“The richest candidate who can afford to wallpaper the county with her yard signs isn’t the best and most qualified candidate — especially when asking to serve on the circuit court,” Gallaher wrote. “It’s not a yard sign competition. This is a competition to elect a fair, accomplished and dedicated judge.” 

Sauk County  

Baraboo attorney Nancy Thome is running against Reedsburg attorney Blake Duren for an open seat on the Sauk County Circuit Court. 

Duren previously ran for a different seat on the court and has been endorsed by Sauk County District Attorney Mike Albrecht. Thome has run her own practice since 2006. 

Thome has contributed $15,000 to her own campaign while Duren has contributed $5,000 to his. Beside those funds, the race has not included much fundraising. Duren has received just $1,100 in donations while Thome has received $2,800.

Walworth County 

Deputy corporation counsel Estee Scholtz is running against court commissioner Peter Navis in Walworth County. 

Scholtz also previously worked as an assistant district attorney in the county and sits on the town of Geneva police commission. Navis also previously worked in the county corporation counsel’s office. 

Scholtz has given about $3,500 in personal loans to her campaign, about half of the $6,300 her campaign has raised. Navis has received about $4,000 in contributions this year.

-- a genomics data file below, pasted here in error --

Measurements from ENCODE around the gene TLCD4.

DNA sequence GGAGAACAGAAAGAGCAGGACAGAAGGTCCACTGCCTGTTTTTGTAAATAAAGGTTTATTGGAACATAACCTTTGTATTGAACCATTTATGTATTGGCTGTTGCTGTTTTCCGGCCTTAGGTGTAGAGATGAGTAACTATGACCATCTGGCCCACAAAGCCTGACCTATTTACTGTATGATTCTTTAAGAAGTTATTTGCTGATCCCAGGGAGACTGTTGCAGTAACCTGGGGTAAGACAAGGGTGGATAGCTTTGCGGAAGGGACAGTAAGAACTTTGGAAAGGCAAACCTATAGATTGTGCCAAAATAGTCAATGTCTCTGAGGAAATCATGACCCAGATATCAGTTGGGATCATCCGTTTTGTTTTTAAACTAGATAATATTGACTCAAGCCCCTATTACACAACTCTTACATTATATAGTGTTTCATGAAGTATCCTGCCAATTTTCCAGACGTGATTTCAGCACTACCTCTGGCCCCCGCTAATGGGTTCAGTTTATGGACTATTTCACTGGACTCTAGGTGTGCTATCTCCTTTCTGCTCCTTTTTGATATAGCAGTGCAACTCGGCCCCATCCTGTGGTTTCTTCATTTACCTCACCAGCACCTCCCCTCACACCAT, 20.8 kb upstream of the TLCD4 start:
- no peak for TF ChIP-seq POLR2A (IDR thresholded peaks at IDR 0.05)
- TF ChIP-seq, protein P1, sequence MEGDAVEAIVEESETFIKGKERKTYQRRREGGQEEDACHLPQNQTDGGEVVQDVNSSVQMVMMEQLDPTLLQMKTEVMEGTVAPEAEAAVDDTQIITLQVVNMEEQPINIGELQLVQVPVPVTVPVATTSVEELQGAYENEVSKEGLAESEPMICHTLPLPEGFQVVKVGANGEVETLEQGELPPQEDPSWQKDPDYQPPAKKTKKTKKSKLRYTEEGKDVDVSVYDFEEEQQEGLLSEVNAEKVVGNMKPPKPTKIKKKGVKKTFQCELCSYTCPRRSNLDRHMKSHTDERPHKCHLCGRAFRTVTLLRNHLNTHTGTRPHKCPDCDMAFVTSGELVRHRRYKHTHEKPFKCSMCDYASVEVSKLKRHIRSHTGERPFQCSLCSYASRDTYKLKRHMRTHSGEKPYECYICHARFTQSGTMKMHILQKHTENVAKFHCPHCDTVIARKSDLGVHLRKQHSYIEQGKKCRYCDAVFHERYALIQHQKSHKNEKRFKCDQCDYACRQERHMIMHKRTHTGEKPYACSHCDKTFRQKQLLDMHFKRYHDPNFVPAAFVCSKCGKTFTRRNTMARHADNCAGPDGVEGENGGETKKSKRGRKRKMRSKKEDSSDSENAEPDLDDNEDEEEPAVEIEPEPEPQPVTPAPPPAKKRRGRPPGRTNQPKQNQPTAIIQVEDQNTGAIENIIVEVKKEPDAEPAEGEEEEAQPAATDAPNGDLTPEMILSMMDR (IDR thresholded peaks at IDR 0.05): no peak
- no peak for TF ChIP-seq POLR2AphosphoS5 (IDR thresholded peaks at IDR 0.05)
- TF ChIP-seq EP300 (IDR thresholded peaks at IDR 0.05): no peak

Winnebago County 

Former Judge and Oshkosh common council member LaKeisha Haase is running against court commissioner Michael Rust. 

Haase lost her reelection campaign for her seat on the cour two years ago and then lost another contentious election for a seat last year. This year, she’s considered the front-runner after earning 46.2% of the vote in the February primary. Rust received 28.2% of the vote in that election. 

Haase said her priority would be making sure the branch runs efficiently. 

“As an incoming judge, my primary goal is to uphold the law and ensure that justice is served in all cases presented before the court,” she told the Appleton Post-Crescent. “Drawing on my extensive legal experience, I am confident in my ability to bring efficiency and timeliness to the court system, ensuring that justice is delivered promptly to all parties involved.”

Rust said he would neutrally apply the law while adding that he hopes to address mental health issues in the county. 

“I will fairly and neutrally apply the law, not favoring one type of law or type of party over the others,” he said. “Our country was founded upon three co-equal branches of government. Judicial candidates who wish to change the laws are running directly against the foundation of our nation.”

Rust has almost entirely self-funded his campaign, providing a $10,000 contribution himself while receiving just one other donation of $400 in the most recent filing period. Haase has raised about $2,700 and received consulting services from the state Democratic Party.

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originally published at https%3A%2F%2Fwisconsinexaminer.com%2F2024%2F03%2F28%2Fout-of-56-races-for-circuit-judge-only-10-will-be-contested-next-week%2F by Henry Redman